February 7, 2007
The $622 Billion AnswerBy Andrew Sumereau
Why do the American people no longer support our efforts in Iraq? Why are the President's job approval ratings in the tank? How did "Mission Accomplished!" turn into "Quagmire, The Sequel?" And, more significantly, why is any future military plan contemplated by the Bush administration surely dead on arrival?
The short answer to all these questions is plain to anyone with an objective view. The government of the United States has evinced a continued lack of seriousness in both our approach and actions in the Middle East and elsewhere. Evidence? Witness this week's White House request for a record $622 billion military budget for 2008, and, oh, another $93 billion added to this fiscal year.
It may seem contradictory at first to say that record military expenditures equate a lack of seriousness. But nothing can illuminate reality like the power of money. Money spent spells out priorities clearer then words and even actions. Year after year, we as a nation continue to invest in the mightiest military the world has ever known. And we have no intention of using it.
In truth, the United States has been on a constant investment "war" footing since December of 1941. Through hot and cold wars the defense budgets have grown to gigantic scale. Now forty-seven years since President Eisenhower (no peacenik, to be sure) warned of and lamented the power of the military-industrial complex, it has only continually grown larger, and exponentially, since then. Even in real dollars, adjusted for inflation, this is the largest military budget ever requested. We have long established and maintained an arsenal capable of destroying everything on the planet several times over.
This may be, as the saying currently goes, all good. The continuous build-up of our military prowess has garnered a solid return on investment. There is today absolutely no credible threat to our national security if, and here comes the salient point, if we have the will, purpose, and wisdom to use the power we possess.
But, of course, it has become obvious to all that we have neither the will, purpose, nor, especially, wisdom to use our enormous power. On the contrary, we are constrained by our enormous strength and size. Beleaguered by pests and ineffectual in our defense, like an elephant swatting at flies, recent history makes us uncomfortably aware that although we can kill many of our scattered and various enemies (and will continue to do so), our natural state and open society dictates that we remain unavoidably exposed and vulnerable at all times.
Admittedly and frustratingly, our enemies have shown the ability to take out a building, or an airliner, or a train. But what can we do? We can nuke a city. We can actually vaporize a country. Yet curiously we seem to be the ones condemned to live under the shadow of terror. Why? Because we believe they will do it if they can. And we will not. And everyone knows it.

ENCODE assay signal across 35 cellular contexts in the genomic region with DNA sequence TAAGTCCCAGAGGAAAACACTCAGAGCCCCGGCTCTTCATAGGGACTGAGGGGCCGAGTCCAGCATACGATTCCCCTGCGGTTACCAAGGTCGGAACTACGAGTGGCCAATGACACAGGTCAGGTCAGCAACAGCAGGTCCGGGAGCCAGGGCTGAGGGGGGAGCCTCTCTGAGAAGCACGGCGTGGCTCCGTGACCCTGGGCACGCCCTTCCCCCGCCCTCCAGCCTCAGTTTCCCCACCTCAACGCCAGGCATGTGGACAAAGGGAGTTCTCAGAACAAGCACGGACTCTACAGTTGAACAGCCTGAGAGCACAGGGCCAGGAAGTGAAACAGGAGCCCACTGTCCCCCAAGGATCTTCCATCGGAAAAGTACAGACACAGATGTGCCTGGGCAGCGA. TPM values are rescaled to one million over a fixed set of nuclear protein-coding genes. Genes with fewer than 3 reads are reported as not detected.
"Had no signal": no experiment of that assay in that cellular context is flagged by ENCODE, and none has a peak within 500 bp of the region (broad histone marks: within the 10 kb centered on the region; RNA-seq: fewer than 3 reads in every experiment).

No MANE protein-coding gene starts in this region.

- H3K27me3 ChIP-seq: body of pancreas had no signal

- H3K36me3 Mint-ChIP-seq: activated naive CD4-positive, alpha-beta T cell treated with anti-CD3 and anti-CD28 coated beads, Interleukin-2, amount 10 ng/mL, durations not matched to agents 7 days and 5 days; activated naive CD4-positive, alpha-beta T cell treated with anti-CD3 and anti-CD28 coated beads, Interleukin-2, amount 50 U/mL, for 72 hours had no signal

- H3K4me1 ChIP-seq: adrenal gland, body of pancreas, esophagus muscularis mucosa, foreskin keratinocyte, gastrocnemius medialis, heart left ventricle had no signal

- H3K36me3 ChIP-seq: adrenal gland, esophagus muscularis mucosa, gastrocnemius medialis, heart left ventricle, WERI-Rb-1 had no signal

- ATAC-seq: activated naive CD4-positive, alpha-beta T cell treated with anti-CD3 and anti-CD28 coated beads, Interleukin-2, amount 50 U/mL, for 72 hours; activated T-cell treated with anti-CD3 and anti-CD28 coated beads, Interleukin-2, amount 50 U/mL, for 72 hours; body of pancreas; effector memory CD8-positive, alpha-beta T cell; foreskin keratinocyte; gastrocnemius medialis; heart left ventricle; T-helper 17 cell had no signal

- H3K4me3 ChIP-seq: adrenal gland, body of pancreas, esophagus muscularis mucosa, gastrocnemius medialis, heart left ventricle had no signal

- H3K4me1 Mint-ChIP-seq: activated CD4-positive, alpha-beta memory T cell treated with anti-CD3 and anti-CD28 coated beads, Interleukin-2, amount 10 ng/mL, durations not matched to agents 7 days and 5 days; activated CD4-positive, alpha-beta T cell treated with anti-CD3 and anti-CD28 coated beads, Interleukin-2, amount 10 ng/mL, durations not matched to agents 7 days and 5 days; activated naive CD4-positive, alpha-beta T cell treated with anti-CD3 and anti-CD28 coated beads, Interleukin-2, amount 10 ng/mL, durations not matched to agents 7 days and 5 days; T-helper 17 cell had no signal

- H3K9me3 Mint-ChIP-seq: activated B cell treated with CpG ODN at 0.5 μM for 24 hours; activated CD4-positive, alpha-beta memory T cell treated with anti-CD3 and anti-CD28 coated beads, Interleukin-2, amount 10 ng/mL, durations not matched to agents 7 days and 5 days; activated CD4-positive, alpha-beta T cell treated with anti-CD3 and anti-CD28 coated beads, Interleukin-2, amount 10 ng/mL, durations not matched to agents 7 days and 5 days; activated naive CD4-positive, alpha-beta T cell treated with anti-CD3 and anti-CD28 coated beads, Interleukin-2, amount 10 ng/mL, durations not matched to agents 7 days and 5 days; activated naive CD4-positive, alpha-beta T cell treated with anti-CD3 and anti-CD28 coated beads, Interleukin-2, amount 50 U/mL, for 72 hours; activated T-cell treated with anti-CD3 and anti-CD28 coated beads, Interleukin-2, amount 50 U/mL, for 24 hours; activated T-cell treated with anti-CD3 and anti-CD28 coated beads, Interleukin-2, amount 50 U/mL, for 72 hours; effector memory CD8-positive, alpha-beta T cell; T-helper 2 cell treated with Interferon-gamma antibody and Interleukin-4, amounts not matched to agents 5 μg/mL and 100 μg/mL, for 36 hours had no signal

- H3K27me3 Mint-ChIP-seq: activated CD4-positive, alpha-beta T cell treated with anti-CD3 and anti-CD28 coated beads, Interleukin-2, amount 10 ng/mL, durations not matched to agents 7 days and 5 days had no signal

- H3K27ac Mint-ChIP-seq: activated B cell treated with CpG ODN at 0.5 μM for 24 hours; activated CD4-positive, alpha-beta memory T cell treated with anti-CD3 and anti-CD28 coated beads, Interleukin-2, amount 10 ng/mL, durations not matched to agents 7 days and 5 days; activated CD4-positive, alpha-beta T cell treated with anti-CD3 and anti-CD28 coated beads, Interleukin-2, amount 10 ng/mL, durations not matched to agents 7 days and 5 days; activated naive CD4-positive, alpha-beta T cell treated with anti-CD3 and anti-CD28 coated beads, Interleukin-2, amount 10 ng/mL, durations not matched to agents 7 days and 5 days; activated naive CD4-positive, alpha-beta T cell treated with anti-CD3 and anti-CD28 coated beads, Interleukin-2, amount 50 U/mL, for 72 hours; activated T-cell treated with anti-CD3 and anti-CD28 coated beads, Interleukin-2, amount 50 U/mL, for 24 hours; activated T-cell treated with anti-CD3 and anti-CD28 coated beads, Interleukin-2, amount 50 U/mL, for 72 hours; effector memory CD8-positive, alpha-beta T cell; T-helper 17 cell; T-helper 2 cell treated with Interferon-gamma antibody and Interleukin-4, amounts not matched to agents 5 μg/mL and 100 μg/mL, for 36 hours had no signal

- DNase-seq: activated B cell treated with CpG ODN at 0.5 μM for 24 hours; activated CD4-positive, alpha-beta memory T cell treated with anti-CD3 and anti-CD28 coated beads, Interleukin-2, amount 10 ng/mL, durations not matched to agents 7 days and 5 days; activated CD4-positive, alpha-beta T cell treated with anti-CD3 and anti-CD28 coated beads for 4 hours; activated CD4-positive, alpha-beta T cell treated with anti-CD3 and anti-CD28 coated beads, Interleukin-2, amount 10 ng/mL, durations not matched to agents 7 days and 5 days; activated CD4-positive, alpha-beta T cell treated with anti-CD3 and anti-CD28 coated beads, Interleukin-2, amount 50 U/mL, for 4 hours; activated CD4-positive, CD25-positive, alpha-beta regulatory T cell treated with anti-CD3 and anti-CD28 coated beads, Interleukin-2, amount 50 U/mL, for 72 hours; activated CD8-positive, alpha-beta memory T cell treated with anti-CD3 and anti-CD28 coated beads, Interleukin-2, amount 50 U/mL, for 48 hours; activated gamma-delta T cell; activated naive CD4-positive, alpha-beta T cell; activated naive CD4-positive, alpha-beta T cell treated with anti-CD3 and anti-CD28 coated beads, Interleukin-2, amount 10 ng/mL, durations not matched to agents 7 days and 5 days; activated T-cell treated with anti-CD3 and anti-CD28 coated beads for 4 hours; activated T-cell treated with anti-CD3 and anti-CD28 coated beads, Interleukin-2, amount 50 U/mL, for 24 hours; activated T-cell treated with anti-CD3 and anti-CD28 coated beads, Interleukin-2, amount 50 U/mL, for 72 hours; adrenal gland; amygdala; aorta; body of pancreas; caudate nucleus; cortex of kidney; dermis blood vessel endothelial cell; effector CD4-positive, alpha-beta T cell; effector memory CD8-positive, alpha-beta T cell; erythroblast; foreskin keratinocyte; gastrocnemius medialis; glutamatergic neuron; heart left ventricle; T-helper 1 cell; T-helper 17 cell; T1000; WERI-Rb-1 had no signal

America is a land of free people with very little martial spirit until fully roused. Slow to perceive threats, tolerant of insult, we are distracted by a dynamic capitalist society of rapid change, constant entertainment, and almost unbelievable technological innovation. Thus, we are sitting ducks for the agents of monomania in all its virulent forms.
To the average American, our military is seen, accepted, and acknowledged to be an unavoidably necessary bureaucracy of enormous waste and corruption that nonetheless is exceptionally good at it's primary task, killing people and destroying property. History instructs that over short periods of time the citizenry of the United States will support any war deemed necessary. However, to maintain that support, the object of the war needs to be clear and the termination of the conflict foreseeable.
Iraq, and our malleable mission there have violated these simple precepts. Time is up. Over three years our conduct as a supreme superpower unwilling to use the tools available has revealed the difference between our enemies and ourselves in stark colors. We won, but they don't give up. They are energized. We are enervated, exasperated, bored. Our political class is in revolt. We want to move on. No more killing. Let's get the hell out of there!
All this was foreseeable. All of this was predictable.
In Washington the beltway routine proceeds inexorably. So now we need to give the Pentagon $622 billion to protect us in 2008. Protect us from what? Sunnis? Shiites? The Russians? China? Iran? North Korea?
Why? With what we have stockpiled right now we can out take every one of them tonight!
Everyone knows that we won't. And this is to our credit.
Thus the $622 billion is seen and recognized as business as usual. It is almost comforting. Regular expenses are itemized and augmented, office staff, tanks and personnel vehicles, carriers and destroyers to patrol the Seven Seas, research and development, armaments, weaponry, depots and camps in congressional districts far and wide, and above all, human beings to be fed, clothed, and paid. Yes, $622 billion, roughly two billion dollars a day, for the mightiest military of the greatest country in the history of the world, a country based on the concepts of freedom, trade, citizen soldiers, and, in the words of it's greatest and wisest President, "no entangling alliances." We must be safe.
The American people sense, perhaps unconsciously, that if we were truly at war (by that I mean, a declared, constitutionally valid call to arms, supported and approved by all as a necessary means to secure our nation, our lives, and our sacred honor),then surely we would not only need less than $622 billion, we could win and be done with it by tomorrow afternoon.
Andrew Sumereau is a frequent contributor to American Thinker.